As scripter and helmer, Kass reaffirms the belief that young filmmakers should avoid at all costs making movies about movies — unless they have a new angle or fresh story to tell. Set in Brooklyn, tale centers on Les (Holt McCallany), a young director right out of film school who returns to his old neighborhood to make a documentary. In the process, he discovers that the community is painfully obsessed with the mysterious disappearance of Jimmy (Sam Rockwell), son of Holly and Harold Hoyt (Anne Meara and Pat McNamara) and brother of Ed (Buscemi) and Tommy (Wayne Maugans).
TX: TX:A Northern Arts release in association with Cabin Fever Entertainment. Produced by Lisa Bruce, Robert Nickson. TX:Directed, written by Sam Henry Kass. New info changes the focus of Les’ film to madcap comedy, driven by wild goose chases and colorful, wacky characters. But what unfolds onscreen is a tedious comedy, consisting of encounters with inept representatives of the FBI, the Catholic Church and the mob, as well as various individuals who are eccentric without being truly funny. John Turturro plays a 1970s disco king who now dances solo in the local schoolyard, his real-life brother Nick Turturro portrays a sharp-tongued car thief who betrays his best friends, Jackson is a deranged Vietnam vet who engages in profane monologues while fishing sneakers out of the river, and so on.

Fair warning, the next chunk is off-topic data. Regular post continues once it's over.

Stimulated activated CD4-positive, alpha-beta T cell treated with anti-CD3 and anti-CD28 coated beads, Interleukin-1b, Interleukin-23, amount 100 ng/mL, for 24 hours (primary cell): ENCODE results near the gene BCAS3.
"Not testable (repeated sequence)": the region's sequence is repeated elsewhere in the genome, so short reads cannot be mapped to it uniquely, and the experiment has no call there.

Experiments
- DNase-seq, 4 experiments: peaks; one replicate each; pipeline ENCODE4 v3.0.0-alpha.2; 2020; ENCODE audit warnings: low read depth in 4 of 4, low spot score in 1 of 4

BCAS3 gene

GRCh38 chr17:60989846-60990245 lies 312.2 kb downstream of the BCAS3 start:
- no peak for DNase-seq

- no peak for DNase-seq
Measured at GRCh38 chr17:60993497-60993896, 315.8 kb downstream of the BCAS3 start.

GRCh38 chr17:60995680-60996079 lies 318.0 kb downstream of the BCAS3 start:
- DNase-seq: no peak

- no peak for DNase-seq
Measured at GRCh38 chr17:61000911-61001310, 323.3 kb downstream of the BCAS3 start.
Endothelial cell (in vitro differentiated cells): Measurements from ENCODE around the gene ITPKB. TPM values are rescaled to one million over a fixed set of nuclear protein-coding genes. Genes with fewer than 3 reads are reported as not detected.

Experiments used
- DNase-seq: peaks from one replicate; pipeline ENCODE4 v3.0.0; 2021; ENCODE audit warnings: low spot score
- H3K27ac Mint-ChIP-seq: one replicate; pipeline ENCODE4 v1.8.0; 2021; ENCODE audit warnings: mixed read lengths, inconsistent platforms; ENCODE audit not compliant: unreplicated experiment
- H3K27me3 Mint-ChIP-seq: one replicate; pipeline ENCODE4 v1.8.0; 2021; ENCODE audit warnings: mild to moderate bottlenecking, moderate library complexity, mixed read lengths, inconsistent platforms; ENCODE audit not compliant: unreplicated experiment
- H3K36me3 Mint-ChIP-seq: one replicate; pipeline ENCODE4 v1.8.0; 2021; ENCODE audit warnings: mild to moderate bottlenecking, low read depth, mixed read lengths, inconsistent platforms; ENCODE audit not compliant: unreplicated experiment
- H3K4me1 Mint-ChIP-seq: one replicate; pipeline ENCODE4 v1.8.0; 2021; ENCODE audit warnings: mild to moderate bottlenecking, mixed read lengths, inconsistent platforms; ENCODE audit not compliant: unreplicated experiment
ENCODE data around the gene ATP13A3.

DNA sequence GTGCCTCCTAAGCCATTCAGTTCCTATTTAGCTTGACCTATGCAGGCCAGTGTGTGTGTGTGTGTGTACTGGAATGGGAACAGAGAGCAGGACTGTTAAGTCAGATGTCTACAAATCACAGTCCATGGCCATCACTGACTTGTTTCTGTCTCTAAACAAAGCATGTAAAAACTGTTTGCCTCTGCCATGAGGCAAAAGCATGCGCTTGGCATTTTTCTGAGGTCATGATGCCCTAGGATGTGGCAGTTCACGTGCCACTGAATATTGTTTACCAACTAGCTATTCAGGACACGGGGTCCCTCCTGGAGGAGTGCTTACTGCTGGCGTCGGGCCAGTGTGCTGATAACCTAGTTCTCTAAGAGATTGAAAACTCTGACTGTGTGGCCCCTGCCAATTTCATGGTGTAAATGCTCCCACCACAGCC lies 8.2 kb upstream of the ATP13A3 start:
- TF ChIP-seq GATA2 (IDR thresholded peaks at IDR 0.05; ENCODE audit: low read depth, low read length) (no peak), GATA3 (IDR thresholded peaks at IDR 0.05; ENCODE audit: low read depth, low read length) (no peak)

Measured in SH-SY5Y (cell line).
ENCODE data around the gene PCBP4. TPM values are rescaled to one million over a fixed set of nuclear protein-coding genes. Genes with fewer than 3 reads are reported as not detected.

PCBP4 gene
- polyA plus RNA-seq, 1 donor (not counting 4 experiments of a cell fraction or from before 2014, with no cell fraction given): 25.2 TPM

Revelations of the circumstances under which Jimmy vanished — and earlier had lost his eye — are neither witty nor diverting enough to be entertaining, and pic’s cynical ending a la “The Player” rings false. Kass has aspired to make a fast-moving slapstick comedy, but his dialoge and direction are so pedestrian that, with the possible exception of Buscemi, no member of his talented ensemble registers strongly; some, like Meara, McNamara and Jennifer Beals, are totally wasted.
Tech credits, particularly Robert Nickson and Chuck Levey’s lensing and Mark Juergens’ editing, are on the raw side in what seems an extremely low-budget effort.